(1st ser. 1843, 12mo; 2nd ser. 1847, 12mo; often reprinted), unsurpassed for beauty and charin by his later writings, and realising his ideal that a sermon should be a ' lyric ' utterance. In a remarkable sermon, 'The Bible and the Child ' (July 1845, reprinted, Essays, ut sup. iv. 389), he first distinctly broke with the biblical conservatism of his denomination. Pending the removal of his congregation to a more modern structure, he was set free from 16 July 1848 till the opening (18 Oct. 1849) of the new church in Hope Street, his pastoral duties being undertaken by Joseph' Henry Hutton (1822-1899), elder brother of R. H. Hutton; one of the few occasions on which the latter occupied a pulpit was at Paradise Street during this interval.
Martineau spent the fifteen months with his family in Germany, taking a winter's study at Berlin. 11. H. Hutton, who had been his pupil in Manchester, read Plato and Hegel with him (Proceedings, ut snp. p. 38). His studies were mainly directed by Trendelenburg. He regarded this break as a ' second education,' and ' a new intellectual birth,' involving the complete ' surrender of determinism ' (Types, ut sup. p. xiii). His earlier standpoint had been determinist and utilitarian (cf. his five articles on Bentham's 'Deontology,' Christian Reformer, March-December, 1835, p. 185 sq.) He wrote for the 'London Review' (1835) and for the ' London and Westminster Review ' from the amalgamation (1836) till January 1851. From 1838 he wrote for the 'Christian Teacher,' then edited by J. H. Thorn, whom he joined, with John James Tayler [q.v.] and Charles Wicksteed (1810-1885), in editing the ' Prospective Review ' (1845-54), of which John Kentish [q. v.] said that its title must have been suggested by ' the Irish member of the firm,' while John Gooch Robberds [q. v.], alluding to its motto 'Respice, Aspice, Prospice,' described it as * a magazine of allspice.' To this quarterly, and to its successor the ' National Review ' (1855-1864), edited by Martineau, R, H. Hutton, and Walter Bagehot, he contributed some of his best critical work; later he wrote occasionally for the 'Theological Review,' edited by Charles Beard [q.v. Suppl.] His drastic treatment (' Mesmeric Atheism ' in Prospective, March 1851) of ' Letters on the Laws of Man's Nature and Development' (January 1851), by Henry George Atkinson and Harriet Martineau (who edited the volume), was never forgiven by the latter. This masterpiece of satire, coming after a coolness of some years' standing, due to a refusal to destroy his sister's letters to himself, produced an alienation which Martineau made fruitless efforts to remove (cf. his letters in Daily News, 30 Dec. 1884, 2 and' 6 Jan. 1886).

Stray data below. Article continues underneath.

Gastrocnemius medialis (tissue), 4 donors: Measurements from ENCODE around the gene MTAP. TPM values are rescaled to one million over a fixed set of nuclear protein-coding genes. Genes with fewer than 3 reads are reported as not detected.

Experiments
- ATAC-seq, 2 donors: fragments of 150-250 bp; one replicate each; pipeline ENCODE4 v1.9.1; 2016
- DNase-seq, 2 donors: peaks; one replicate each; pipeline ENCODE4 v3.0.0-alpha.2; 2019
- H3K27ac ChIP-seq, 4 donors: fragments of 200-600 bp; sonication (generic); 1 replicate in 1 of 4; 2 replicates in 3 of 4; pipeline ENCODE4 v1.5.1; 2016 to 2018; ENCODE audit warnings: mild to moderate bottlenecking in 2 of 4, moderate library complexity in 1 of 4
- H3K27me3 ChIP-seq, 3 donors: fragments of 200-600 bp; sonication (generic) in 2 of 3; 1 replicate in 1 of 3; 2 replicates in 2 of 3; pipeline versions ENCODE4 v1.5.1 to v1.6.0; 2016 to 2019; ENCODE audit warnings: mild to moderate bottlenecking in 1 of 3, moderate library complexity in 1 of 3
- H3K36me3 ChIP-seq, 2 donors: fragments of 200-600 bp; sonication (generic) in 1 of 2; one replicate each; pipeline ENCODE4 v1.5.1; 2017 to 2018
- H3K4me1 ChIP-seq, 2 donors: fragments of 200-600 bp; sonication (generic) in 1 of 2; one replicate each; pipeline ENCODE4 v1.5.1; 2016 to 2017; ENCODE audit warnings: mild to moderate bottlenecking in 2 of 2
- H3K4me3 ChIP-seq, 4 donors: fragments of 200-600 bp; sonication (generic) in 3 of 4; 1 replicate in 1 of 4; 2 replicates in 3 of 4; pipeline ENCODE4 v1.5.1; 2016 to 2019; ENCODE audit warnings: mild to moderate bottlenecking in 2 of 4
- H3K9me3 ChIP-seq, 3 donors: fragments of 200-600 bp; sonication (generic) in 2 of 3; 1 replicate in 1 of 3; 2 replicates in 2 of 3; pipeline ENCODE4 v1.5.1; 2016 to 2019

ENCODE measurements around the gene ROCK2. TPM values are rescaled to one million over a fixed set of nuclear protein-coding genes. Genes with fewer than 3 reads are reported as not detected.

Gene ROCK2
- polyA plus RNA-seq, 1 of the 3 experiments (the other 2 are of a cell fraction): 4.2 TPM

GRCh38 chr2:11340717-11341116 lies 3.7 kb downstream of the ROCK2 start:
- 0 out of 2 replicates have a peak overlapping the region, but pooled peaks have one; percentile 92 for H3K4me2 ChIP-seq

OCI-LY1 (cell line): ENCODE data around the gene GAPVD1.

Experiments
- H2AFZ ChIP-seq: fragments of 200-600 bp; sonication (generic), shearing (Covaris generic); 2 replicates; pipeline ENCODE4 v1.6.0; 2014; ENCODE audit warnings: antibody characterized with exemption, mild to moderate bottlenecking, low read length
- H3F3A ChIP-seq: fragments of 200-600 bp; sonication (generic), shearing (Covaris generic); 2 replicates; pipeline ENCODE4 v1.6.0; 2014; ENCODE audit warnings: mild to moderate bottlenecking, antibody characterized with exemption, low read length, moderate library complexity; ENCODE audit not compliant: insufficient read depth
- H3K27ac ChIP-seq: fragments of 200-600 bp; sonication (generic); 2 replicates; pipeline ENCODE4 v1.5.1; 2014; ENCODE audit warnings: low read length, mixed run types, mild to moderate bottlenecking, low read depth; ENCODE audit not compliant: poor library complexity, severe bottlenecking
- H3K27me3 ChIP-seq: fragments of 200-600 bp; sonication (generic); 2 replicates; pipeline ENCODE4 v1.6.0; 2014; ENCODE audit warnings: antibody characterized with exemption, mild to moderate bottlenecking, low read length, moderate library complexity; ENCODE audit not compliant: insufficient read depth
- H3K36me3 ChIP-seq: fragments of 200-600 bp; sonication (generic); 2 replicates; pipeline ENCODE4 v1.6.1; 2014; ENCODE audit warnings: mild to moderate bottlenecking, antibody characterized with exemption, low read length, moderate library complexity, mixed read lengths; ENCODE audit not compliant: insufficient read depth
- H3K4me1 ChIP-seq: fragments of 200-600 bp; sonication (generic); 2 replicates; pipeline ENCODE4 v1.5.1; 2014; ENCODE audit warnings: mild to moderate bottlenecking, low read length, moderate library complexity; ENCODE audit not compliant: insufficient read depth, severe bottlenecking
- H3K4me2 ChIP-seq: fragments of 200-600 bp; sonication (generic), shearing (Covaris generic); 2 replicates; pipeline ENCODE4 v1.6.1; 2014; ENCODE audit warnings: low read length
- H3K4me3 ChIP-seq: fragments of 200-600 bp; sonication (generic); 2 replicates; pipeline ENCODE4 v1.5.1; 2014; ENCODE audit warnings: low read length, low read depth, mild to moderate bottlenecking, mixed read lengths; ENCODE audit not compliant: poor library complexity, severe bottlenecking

For five years after the removal (1853) of Manchester New College to University Hall, Gordon Square, London, Martineau travelled up to town every week in the session to deliver his lectures, till in 1857 he left Liverpool to share with Tayler the theological teaching of the college, as professor of mental, moral, and religious philosophy. This arrangement was not effected without strenuous protest (led by Robert Brook Aspland [q. v.], who resigned the secretaryship, and joined by Martineau's brothers-in-law, Samuel Bache [q. v.] and Edward Higginson [q. v.]) against confining the teaching to one school of thought. He returned to the pulpit in 1859, becoming colleague (20 Feb.) with Tayler in the charge of Little Portland Street chapel, left vacant by the death of Edward Tagart [q v.] ; from 1860 he was in sole charge. Of his London ministry there are sketches by Frances Power Cobbe (Life, 1894, ii. 145 ; Inquirer, 20 Jan. 1900, p. 11). From 1858 to 1868 he was a trustee of Dr. Williams's foundations. In his letter (6 Aug. 1859) to Simon Frederick Macdonald (1822-1862) on 'the Unitarian position,' followed by a second letter ' Church-Life ? or Sect-Life ? ' (14 Oct. 1859), ' in reply to the critics of the first ' (both reprinted in Essays, ut sup. ii. 371), he pleaded for restricting Unitarian profession to individuals and societies, leaving congregations unpledged to distinctive doctrine.At midsummer 1866 John Hoppus [q. v.] vacated the chair of mental philosophy and logic in University College, London. Martineau's candidature was unsuccessful, mainly through the opposition of George Grote [q. v.], who raised the anti-clerical cry. In protest against this limitation, Augustus de Morgan [q. v.] resigned the mathematical chair, and William Ballantyne Hodgson [q. v.] resigned his seat on the college council. Meanwhile Martineau was busy with denominational controversies, issuing in the formation of a 'Free Christian union,' which celebrated its first anniversary (1 June 1869) with sermons by Athanase Coquerel fils and Charles Kegan Paul, and lasted a couple of years. He was a member of the ' Metaphysical Society ' (2 June 1869-12 May 1880), which owed its inception to Tennyson. In 1869 he became principal of Manchester New College, and in 1872, under medical advice, he gave up preaching ; his friends presented him with inscribed plate and 5,800/. In the same year he received